There was a great article put out by a Magic: The Gathering designer named Mark Rosewater yesterday. In the article he lays out some reasons why games designers should design their products with diversity in mind. Basically, the more people that can find themselves somehow reflected in your game, the more people will like your game. From a purely business standpoint, it's ridiculous at this point to design a game that doesn't show a full spectrum of character diversity. Rosewater mentions that Magic now has its first major trans character in the game and what a postive reception that character has had. He also states that Wizards of the Coast ensures that they have an equal representation of the sexes of the characters in their cards. Nicely done! I'm not a Magic player myself, and thus did not know that.
I couldn't be happier than to see the game industry finally coming around to this viewpoint. It's happening just in time for my own children to be entering their teenage years. Thankfully, they won't have to put up with playing games where all the heroes are white males and any women included are portrayed ludicrously rather than heroically.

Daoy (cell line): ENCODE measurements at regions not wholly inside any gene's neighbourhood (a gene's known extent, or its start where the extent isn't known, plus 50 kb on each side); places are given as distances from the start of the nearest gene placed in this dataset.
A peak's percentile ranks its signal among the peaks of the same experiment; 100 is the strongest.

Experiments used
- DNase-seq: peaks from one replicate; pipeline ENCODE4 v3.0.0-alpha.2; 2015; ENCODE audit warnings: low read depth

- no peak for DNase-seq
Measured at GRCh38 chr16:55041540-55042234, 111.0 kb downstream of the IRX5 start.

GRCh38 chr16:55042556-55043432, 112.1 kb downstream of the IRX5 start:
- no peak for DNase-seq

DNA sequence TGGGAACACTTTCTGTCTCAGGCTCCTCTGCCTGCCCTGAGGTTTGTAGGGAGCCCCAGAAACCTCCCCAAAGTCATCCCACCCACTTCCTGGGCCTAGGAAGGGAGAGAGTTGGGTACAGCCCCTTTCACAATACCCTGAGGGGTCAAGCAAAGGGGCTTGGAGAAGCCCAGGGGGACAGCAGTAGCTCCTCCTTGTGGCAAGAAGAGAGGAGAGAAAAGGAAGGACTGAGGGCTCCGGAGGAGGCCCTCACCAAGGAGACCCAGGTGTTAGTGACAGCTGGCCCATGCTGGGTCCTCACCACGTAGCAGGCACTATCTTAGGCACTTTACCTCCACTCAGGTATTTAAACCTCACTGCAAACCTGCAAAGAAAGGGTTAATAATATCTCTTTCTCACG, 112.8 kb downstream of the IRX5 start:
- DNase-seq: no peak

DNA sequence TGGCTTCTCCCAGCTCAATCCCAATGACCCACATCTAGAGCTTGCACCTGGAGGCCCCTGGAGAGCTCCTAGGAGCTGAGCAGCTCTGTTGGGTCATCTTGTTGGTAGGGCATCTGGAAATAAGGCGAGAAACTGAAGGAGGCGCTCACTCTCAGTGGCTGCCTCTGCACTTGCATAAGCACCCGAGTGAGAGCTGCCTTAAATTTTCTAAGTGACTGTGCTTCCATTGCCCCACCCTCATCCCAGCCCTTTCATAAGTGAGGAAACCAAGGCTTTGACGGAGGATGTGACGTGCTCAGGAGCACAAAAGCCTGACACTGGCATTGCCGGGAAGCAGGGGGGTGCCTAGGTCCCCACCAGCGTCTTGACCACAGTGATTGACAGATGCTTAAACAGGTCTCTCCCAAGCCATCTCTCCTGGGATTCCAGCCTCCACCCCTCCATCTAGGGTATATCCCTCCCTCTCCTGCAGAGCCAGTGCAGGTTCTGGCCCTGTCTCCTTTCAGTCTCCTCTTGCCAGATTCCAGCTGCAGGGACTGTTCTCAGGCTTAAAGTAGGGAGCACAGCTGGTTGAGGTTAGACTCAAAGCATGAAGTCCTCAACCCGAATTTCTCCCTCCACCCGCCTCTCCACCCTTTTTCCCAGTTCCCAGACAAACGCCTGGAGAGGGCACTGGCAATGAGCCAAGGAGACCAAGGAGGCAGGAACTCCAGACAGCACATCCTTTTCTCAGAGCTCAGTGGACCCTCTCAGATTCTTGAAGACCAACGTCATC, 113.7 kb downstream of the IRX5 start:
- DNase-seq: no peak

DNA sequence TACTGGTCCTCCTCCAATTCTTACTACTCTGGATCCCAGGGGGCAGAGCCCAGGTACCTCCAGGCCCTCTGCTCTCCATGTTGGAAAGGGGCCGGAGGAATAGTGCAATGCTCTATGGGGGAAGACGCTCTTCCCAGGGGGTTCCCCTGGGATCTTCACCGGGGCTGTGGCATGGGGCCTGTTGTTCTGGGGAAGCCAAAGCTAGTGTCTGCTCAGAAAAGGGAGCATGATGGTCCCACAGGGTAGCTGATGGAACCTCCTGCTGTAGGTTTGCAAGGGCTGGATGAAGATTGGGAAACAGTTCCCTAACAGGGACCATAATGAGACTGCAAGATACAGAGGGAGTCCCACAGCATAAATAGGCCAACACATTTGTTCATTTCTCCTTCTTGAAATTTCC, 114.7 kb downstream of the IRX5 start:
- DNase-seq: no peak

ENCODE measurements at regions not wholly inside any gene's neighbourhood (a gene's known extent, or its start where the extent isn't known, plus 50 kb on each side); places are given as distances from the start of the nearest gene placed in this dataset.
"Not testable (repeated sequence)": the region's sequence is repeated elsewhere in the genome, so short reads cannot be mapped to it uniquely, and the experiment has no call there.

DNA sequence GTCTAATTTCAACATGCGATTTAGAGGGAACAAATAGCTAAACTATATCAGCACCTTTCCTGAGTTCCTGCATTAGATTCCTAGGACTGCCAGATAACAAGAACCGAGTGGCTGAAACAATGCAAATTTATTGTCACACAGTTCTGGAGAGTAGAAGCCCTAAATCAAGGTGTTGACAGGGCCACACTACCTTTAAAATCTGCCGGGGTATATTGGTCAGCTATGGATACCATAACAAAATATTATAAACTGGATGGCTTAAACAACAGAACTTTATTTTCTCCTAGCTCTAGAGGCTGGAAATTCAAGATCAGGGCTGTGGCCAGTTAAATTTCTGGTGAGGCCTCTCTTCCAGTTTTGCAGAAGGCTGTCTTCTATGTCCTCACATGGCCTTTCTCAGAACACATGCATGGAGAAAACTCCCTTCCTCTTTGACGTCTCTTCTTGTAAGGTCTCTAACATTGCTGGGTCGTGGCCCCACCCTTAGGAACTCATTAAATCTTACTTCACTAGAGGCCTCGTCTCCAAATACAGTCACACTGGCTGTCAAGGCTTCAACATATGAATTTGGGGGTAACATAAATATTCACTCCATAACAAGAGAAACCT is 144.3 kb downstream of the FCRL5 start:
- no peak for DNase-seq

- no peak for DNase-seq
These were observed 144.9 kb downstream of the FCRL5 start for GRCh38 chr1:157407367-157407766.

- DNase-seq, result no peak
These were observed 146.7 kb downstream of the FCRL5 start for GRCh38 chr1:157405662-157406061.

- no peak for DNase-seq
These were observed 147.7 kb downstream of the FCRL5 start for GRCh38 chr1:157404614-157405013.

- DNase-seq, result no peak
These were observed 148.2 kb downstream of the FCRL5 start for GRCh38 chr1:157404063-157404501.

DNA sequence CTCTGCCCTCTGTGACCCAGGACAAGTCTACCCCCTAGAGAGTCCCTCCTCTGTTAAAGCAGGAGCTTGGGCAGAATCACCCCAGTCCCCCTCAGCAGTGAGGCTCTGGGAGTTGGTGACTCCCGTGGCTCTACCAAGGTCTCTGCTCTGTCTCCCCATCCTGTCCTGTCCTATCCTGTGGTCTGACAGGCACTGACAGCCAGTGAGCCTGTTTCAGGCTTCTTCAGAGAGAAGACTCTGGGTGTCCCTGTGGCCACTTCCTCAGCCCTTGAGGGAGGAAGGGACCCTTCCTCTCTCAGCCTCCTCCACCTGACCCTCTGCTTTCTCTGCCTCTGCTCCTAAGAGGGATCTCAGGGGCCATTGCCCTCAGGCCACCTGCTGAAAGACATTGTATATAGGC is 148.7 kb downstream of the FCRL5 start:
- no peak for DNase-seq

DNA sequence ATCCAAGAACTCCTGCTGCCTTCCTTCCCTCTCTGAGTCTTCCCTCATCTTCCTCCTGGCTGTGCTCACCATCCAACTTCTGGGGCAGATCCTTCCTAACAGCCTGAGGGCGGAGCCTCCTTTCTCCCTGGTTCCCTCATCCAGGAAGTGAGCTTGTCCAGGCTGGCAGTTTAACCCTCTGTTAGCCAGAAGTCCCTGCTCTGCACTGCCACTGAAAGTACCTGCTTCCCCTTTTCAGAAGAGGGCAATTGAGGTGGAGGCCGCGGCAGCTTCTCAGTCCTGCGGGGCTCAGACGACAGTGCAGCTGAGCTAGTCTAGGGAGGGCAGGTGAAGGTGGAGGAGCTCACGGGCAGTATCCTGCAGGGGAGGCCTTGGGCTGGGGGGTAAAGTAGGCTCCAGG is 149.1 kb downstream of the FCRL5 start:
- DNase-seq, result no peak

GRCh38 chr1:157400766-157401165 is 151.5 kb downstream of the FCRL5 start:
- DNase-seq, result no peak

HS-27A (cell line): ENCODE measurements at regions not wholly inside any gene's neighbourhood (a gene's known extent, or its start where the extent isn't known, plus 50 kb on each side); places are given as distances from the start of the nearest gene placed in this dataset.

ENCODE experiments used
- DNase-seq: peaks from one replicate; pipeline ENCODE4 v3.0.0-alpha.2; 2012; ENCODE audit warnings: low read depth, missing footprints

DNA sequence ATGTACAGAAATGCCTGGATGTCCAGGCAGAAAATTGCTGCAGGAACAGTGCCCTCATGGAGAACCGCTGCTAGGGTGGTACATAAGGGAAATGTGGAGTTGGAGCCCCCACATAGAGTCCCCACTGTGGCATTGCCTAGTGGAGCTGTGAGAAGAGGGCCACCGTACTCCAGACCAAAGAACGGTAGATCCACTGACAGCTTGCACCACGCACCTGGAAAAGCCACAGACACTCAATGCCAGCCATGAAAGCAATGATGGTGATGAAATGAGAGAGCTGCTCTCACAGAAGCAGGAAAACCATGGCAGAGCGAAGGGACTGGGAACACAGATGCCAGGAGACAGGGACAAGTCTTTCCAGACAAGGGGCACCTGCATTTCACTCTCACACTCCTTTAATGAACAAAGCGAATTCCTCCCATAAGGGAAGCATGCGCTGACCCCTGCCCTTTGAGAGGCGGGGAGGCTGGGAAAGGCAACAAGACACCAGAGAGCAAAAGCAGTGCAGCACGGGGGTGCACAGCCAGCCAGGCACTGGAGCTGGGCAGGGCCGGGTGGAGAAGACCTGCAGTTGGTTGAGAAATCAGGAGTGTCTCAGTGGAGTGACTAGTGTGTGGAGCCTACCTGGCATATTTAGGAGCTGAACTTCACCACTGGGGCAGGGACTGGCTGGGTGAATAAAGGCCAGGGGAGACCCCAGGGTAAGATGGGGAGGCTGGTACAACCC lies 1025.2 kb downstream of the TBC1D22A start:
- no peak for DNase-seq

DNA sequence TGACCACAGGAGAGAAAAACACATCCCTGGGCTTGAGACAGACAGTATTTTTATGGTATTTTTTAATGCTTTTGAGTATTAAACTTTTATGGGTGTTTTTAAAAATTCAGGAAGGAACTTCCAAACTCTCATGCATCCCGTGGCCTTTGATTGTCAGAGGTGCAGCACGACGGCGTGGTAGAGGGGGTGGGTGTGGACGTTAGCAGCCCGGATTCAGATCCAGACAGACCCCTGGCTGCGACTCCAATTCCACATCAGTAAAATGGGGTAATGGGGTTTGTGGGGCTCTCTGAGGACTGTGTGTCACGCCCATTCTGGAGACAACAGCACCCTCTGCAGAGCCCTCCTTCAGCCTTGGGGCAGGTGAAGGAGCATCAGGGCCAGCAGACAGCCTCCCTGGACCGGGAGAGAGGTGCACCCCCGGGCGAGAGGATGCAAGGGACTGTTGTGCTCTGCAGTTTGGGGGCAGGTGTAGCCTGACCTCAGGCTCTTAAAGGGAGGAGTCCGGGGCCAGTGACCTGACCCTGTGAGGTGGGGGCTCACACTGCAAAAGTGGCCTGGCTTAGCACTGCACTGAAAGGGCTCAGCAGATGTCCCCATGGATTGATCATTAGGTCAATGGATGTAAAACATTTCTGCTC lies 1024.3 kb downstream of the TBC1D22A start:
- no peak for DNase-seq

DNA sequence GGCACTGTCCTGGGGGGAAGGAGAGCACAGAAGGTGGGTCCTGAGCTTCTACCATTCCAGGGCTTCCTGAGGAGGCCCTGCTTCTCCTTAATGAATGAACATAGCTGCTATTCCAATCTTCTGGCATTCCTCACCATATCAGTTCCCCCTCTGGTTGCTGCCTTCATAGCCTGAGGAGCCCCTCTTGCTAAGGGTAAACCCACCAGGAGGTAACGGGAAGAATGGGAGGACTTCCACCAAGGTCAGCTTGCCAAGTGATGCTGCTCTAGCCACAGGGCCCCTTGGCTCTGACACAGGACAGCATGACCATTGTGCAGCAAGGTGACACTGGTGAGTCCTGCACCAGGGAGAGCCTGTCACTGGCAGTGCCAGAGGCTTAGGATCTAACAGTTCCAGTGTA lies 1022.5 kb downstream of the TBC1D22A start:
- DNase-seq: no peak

Gaming is currently undergoing an upheaval in terms of how it is working to expand its customer demographics. People from all walks of life have discovered that games are actually fun to play beyond childhood. In order to keep those people in the gaming community once they enter, gaming products must welcome them in by reflecting back to them those qualities that make them special as people.
Article: Wizards link